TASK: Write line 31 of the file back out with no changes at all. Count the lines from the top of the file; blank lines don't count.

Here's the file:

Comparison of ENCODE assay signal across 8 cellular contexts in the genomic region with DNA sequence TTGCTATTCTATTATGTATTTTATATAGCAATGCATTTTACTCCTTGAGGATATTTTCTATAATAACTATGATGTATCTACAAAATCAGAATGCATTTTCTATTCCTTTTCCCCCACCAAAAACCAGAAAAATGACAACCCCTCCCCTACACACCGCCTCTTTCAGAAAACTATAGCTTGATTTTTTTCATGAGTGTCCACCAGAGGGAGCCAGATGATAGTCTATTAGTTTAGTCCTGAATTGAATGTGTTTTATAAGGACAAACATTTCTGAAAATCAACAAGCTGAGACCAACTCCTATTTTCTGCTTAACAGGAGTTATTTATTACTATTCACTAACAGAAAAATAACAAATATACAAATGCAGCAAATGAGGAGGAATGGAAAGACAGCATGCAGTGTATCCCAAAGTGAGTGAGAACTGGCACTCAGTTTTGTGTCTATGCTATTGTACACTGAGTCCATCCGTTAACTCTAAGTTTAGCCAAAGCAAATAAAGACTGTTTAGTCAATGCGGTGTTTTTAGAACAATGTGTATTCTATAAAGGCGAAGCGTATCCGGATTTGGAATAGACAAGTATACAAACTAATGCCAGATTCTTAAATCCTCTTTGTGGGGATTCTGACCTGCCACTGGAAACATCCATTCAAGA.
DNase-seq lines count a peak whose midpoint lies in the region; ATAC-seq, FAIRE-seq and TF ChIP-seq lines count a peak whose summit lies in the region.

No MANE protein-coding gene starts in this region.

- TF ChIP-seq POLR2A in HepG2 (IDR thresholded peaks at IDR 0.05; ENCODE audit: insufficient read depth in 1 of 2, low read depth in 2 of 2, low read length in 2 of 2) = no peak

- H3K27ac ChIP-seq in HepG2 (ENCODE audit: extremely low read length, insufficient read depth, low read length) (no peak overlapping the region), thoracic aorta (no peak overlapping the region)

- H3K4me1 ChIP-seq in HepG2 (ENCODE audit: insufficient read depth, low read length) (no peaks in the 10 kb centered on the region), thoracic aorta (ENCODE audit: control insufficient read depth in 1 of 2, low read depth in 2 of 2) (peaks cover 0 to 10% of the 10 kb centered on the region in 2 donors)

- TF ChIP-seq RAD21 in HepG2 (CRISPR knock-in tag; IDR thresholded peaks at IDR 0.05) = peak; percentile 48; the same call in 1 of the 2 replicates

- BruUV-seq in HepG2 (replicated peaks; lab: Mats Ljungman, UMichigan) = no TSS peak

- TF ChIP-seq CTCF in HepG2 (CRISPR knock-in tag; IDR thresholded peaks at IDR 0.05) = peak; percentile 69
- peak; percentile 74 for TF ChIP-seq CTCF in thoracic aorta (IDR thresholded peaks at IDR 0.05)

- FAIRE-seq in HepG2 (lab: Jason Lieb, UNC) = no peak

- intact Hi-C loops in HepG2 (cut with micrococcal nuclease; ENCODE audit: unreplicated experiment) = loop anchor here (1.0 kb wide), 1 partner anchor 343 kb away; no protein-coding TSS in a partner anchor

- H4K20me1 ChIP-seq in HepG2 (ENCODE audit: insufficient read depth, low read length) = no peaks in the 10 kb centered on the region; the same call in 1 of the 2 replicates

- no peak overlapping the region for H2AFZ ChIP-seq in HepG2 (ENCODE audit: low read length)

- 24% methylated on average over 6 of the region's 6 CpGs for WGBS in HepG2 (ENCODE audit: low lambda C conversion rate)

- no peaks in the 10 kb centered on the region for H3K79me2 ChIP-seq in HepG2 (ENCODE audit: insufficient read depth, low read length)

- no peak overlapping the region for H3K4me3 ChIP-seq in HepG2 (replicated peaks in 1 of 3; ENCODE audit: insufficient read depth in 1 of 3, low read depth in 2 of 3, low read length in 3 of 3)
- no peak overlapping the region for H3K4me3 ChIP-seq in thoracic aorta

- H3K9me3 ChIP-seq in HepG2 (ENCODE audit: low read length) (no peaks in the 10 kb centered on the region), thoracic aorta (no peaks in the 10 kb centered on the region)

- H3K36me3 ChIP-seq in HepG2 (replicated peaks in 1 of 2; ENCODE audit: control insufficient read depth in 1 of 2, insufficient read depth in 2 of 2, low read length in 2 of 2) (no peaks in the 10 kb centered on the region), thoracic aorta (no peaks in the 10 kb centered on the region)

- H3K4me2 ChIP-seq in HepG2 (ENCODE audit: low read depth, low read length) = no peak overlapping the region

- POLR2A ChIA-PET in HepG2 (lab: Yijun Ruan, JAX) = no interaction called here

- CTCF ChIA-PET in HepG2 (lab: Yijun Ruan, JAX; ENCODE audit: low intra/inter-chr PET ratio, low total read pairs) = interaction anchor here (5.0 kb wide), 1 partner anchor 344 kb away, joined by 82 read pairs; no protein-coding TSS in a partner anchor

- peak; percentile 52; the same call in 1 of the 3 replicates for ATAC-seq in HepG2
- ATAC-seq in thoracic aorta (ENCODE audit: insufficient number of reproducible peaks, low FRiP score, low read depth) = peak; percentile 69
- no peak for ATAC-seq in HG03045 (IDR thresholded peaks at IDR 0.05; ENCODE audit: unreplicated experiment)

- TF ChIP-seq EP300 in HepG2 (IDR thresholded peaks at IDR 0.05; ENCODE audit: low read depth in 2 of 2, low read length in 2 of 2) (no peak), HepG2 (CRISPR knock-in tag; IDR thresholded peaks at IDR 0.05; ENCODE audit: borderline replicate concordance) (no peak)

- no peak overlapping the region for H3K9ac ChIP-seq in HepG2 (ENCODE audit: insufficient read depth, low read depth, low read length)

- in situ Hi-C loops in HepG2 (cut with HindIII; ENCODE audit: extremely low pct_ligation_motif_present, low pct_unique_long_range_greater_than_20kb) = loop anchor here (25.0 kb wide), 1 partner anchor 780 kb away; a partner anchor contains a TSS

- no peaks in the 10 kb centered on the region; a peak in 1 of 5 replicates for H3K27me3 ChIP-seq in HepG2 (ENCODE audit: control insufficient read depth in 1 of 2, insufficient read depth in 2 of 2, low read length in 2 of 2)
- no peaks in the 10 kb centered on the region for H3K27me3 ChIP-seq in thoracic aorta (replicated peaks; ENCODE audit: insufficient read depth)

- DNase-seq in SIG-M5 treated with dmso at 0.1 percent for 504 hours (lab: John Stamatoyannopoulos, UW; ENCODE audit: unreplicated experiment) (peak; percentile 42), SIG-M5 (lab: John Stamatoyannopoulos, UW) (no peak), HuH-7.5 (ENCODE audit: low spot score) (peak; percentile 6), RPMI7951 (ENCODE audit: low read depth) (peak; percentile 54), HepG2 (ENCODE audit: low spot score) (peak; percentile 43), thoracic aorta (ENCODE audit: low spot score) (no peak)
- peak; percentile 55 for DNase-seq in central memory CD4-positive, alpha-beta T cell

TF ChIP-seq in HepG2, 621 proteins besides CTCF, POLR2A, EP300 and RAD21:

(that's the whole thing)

- no peaks in the 10 kb centered on the region for H3K27me3 ChIP-seq in thoracic aorta (replicated peaks; ENCODE audit: insufficient read depth)